• 72. Extreme Close Up (ECU) A macro lens is used to magnify something in extreme close-up (see FIGURE 1.23) and make it fill the screen, for example, an ant on someone’s skin or a blade of grass. Showing the audience something closer than they would ever typically see it can have a disquieting effect on the audience. This was used to great effect by filmmaker David Lynch in the opening of his film Blue Velvet (1986). THE SHOT COMPOSINGFORMEANING
  • 73. Long Shot (LS) The main action is far away from camera in a long shot (see FIGURE 1.24). This makes the audience look into the shot to figure out what is happening, and it can also be used to contrast a character with their environment, as in the magnificent pullback crane shot in Gone with the Wind in which Scarlett O’Hara is searching for a doctor when she is suddenly confronted with the terrible breadth of the destruction of Atlanta. THE SHOT COMPOSINGFORMEANING
  • 74. Two-Shot The two-shot can be an MS, CU, or WS where two characters speak to each other and both their faces featured in the shot (see FIGURE 1.25) THE SHOT COMPOSINGFORMEANING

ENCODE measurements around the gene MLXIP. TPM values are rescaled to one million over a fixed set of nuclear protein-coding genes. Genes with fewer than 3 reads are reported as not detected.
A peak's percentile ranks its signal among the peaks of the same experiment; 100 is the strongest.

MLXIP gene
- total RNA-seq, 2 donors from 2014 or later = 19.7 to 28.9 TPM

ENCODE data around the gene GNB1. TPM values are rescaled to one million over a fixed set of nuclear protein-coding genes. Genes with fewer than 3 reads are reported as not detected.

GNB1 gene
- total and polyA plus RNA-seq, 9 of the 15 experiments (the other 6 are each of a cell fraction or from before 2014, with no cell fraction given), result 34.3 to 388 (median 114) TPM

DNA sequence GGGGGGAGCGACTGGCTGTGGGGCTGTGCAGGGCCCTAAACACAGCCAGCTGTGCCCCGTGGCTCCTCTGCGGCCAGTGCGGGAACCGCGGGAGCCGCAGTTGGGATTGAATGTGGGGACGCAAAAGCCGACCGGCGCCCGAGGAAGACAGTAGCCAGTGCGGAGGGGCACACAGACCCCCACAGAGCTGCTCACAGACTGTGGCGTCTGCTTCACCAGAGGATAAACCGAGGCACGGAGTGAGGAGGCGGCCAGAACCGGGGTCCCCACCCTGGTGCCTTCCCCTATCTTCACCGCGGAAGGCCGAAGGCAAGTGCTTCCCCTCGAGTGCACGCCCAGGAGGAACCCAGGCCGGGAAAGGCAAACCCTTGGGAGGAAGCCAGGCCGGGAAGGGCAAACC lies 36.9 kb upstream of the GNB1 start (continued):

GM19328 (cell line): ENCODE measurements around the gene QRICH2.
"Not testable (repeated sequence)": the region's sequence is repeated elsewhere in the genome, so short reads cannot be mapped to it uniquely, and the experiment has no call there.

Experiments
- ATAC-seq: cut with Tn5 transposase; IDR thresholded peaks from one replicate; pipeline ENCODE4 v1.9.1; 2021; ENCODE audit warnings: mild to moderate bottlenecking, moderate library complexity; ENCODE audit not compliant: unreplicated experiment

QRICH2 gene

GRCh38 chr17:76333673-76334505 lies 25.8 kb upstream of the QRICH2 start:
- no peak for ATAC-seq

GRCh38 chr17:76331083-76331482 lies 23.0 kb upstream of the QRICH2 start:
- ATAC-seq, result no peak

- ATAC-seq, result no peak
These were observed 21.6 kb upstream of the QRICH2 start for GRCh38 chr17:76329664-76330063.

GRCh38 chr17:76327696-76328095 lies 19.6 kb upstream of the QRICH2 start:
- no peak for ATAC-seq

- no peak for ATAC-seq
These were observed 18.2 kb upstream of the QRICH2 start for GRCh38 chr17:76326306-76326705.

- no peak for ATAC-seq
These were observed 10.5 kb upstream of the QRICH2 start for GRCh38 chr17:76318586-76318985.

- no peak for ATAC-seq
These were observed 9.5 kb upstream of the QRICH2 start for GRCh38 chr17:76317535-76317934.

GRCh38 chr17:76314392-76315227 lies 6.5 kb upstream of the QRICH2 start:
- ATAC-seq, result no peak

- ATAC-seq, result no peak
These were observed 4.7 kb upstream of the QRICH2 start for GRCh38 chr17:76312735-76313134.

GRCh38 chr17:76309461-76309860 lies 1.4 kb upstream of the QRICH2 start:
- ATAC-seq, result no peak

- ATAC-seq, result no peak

• 75. Over-the-Shoulder (OTS) This is a type of two-shot used frequently for conversations. Over-the-shoulder shots are generally done in pairs, each one focusing on a character on one side of the frame and the listener’s shoulder on the other side as if the camera was sitting on it like a parrot on a pirate (see FIGURE 1.26). THE SHOT COMPOSINGFORMEANING
  • 76. High-Angle Shot The camera is above the subject in a high-angle shot, which is frequently used to emphasize the smallness of the character and make it seem like the world is out to get them (see FIGURE 1.27). One example of this would be a frightened little leaguer stuck deep in right field from the point-of-view of a ball coming toward them. THE SHOT COMPOSINGFORMEANING
  • 77. Low-Angle Shot In a low-angle shot (see FIGURE 1.28), the camera is below a character looking up at them, to make the character seem more powerful, as in Terminator 2: Judgment Day (1991) when everyone’s favorite time-traveling cyborg “borrows” a biker’s duds and steps into shot leathered up to the tune of “Bad to the Bone.” THE SHOT COMPOSINGFORMEANING
  • 78. Oblique Shot/Dutch Angle An oblique shot, or Dutch angle, is a shot that is rotated either left or right with a tilted horizon (see FIGURE 1.29). Its purpose is to give the audience a sense of disorientation. Terry Gilliam’s 12 Monkeys (1995) consists almost entirely of oblique shots. THE SHOT COMPOSINGFORMEANING
  • 79. • Shots Defined by Camera Movement • Handheld Camera vs. Camera on Sticks (Tripod) • Tracking Shot/Dolly Shot/Trucking Shot THE SHOT DEFINED BY BYANGLEORLENSHEIGHT
  • 80. THE SHOT DEFINED BY BYANGLEORLENSHEIGHT